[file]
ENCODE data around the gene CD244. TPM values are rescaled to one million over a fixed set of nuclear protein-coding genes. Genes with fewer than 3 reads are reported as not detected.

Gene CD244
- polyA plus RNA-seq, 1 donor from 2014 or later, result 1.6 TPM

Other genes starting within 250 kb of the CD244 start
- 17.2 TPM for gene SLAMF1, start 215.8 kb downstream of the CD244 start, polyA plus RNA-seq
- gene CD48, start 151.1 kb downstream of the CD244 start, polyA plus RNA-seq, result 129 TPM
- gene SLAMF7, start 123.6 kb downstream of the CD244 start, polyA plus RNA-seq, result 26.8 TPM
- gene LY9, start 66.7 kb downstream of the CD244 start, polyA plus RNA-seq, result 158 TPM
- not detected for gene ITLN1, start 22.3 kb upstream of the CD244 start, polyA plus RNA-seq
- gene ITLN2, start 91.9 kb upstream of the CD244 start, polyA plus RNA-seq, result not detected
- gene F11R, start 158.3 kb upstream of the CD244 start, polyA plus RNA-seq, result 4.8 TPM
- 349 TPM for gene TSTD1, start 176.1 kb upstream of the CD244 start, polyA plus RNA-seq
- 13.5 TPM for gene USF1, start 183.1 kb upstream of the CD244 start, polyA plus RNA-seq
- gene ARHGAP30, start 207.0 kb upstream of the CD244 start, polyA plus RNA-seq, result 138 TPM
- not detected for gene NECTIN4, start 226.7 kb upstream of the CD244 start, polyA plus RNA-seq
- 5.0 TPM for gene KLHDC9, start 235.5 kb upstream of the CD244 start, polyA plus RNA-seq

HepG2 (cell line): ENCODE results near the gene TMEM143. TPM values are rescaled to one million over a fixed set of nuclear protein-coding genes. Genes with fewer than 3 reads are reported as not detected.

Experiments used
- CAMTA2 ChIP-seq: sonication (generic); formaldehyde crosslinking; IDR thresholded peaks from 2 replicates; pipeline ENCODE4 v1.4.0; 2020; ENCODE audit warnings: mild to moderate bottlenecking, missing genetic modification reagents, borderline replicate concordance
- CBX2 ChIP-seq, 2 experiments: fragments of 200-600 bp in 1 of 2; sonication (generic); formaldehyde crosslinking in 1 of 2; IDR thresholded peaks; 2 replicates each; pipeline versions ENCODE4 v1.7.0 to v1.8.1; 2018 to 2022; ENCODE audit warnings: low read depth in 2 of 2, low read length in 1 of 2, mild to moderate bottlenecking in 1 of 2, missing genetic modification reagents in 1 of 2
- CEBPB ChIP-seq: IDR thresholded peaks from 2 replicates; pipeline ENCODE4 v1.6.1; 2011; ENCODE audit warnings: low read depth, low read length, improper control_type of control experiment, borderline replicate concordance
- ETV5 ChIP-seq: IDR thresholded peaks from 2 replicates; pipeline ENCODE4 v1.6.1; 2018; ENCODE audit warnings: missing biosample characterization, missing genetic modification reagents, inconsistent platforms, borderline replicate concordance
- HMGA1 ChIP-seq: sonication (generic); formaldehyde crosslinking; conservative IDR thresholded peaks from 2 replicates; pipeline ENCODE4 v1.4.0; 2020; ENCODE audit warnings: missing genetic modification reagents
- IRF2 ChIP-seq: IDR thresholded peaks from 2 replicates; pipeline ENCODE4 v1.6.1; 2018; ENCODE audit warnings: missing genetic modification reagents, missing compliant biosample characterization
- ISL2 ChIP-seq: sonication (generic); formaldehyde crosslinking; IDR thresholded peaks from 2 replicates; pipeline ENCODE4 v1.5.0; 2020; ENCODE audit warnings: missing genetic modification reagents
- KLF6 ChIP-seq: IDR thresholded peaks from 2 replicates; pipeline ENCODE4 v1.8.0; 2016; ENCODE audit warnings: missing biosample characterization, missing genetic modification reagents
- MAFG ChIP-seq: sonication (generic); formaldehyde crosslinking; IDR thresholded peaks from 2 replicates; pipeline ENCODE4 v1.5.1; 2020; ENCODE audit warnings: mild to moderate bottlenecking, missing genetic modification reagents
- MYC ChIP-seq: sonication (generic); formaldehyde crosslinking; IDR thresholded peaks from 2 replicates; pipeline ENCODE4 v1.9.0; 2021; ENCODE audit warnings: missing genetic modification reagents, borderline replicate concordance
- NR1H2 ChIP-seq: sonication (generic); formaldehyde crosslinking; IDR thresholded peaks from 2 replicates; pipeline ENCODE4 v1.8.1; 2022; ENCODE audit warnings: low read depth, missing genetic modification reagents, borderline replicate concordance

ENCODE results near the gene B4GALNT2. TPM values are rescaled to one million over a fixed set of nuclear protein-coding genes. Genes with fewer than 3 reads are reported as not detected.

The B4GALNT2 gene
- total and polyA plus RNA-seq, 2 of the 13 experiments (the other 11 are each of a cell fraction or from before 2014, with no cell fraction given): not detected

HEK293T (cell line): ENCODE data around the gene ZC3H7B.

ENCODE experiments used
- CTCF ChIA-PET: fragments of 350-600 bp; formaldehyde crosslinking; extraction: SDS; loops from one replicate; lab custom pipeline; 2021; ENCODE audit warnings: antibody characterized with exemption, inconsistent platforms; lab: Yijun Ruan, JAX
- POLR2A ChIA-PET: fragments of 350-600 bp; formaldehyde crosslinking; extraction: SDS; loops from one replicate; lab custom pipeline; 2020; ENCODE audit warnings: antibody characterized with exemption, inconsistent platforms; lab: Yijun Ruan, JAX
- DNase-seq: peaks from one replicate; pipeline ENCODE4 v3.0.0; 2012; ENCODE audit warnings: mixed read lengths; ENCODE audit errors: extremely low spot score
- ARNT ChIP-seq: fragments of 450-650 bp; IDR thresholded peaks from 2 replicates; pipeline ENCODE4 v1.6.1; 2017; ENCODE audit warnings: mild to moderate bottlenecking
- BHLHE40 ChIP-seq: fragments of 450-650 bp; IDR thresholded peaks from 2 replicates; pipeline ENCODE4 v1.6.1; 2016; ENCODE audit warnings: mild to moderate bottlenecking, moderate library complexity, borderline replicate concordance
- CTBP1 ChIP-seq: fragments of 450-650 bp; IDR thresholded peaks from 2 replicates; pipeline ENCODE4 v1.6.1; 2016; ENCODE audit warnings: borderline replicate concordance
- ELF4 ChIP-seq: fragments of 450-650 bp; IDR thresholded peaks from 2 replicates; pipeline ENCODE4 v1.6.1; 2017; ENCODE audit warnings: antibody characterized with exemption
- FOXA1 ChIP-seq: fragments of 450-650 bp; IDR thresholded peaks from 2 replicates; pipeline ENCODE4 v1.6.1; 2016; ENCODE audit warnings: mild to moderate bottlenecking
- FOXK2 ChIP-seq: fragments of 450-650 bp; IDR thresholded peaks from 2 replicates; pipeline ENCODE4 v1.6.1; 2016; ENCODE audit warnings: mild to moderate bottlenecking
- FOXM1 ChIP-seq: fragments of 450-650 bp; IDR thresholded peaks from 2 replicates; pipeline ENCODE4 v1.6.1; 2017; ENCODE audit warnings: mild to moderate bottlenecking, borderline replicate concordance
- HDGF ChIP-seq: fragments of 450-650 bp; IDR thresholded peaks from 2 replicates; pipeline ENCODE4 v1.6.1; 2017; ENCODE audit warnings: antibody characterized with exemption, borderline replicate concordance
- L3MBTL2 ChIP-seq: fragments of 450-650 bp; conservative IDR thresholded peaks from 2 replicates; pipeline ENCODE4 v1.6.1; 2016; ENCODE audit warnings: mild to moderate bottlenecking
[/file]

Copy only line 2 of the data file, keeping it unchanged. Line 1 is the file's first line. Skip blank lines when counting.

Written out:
Gene CD244